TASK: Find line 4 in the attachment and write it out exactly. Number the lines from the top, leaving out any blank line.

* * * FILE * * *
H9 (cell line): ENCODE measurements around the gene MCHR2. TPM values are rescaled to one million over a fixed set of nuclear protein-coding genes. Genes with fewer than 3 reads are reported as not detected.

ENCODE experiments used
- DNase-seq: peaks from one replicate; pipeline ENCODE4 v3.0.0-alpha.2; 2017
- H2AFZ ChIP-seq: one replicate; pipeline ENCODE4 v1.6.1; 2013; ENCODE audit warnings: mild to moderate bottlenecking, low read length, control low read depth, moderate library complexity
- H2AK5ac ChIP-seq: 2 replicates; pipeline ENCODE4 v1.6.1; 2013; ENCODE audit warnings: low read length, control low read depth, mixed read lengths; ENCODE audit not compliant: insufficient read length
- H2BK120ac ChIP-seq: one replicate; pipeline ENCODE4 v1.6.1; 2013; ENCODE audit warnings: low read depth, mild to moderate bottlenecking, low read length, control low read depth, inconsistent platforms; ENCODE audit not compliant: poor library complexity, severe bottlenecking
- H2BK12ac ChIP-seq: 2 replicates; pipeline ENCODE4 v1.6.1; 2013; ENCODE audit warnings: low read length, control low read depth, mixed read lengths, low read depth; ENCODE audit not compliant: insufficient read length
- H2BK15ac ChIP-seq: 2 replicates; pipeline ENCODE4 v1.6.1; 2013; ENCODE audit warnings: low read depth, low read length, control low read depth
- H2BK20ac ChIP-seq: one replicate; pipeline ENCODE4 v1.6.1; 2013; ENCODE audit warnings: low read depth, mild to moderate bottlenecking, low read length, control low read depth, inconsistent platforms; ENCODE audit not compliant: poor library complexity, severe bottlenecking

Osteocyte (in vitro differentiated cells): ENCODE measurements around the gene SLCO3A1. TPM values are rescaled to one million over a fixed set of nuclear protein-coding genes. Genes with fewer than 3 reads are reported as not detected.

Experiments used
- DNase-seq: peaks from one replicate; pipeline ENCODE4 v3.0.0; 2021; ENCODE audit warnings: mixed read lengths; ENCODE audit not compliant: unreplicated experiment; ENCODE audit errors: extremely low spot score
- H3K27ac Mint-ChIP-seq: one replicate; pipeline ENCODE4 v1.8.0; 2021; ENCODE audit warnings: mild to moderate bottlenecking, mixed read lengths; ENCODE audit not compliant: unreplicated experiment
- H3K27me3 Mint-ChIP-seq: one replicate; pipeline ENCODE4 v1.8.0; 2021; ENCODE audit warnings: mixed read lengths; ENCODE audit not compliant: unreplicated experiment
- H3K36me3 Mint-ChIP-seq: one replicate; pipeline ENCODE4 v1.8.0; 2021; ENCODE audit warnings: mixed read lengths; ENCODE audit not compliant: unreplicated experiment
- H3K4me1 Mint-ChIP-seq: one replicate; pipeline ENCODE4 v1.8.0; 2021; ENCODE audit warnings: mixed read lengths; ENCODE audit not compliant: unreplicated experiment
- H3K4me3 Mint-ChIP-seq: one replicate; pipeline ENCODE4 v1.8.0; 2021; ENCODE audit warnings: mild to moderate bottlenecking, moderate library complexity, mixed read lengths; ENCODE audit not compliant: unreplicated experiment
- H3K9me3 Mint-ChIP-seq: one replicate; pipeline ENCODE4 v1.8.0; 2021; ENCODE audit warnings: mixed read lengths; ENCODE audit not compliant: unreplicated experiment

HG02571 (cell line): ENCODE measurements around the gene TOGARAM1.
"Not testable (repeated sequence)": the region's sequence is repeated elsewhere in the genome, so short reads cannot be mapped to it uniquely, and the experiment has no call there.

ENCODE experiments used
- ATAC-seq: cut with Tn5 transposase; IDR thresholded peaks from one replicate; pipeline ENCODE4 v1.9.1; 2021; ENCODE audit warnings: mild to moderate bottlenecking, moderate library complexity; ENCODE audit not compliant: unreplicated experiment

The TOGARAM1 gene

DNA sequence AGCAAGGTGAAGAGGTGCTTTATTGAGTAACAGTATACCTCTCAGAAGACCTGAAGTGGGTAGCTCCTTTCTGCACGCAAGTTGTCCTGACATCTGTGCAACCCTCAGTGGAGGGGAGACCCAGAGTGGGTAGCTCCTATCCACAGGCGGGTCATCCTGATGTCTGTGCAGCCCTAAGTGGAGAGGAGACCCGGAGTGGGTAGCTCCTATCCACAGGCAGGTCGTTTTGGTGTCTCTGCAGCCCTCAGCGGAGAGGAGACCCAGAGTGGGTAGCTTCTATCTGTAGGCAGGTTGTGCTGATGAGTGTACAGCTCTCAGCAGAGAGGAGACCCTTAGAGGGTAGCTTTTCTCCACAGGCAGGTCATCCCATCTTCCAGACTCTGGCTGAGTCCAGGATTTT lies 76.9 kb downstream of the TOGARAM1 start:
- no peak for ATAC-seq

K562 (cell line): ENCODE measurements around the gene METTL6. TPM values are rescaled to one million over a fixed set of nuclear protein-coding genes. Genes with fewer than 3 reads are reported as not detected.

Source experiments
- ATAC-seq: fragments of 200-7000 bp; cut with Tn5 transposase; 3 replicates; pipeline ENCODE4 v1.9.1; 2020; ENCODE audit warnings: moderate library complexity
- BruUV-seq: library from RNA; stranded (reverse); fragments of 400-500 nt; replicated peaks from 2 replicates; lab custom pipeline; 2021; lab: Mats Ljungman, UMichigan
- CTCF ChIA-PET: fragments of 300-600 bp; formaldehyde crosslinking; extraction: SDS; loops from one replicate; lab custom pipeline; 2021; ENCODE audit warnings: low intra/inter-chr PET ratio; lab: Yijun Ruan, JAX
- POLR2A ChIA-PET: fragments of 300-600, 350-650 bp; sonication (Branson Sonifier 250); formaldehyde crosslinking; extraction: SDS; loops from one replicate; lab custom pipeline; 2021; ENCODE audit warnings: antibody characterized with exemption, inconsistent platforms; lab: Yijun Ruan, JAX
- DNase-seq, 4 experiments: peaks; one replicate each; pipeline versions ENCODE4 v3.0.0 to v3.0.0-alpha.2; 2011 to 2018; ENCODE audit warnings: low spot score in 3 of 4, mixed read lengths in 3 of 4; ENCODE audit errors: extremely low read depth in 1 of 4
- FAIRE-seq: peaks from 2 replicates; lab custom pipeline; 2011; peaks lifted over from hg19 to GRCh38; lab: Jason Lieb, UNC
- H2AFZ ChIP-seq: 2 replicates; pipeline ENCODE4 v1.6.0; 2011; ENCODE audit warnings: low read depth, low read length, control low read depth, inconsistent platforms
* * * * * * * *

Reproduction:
- H2AFZ ChIP-seq: one replicate; pipeline ENCODE4 v1.6.1; 2013; ENCODE audit warnings: mild to moderate bottlenecking, low read length, control low read depth, moderate library complexity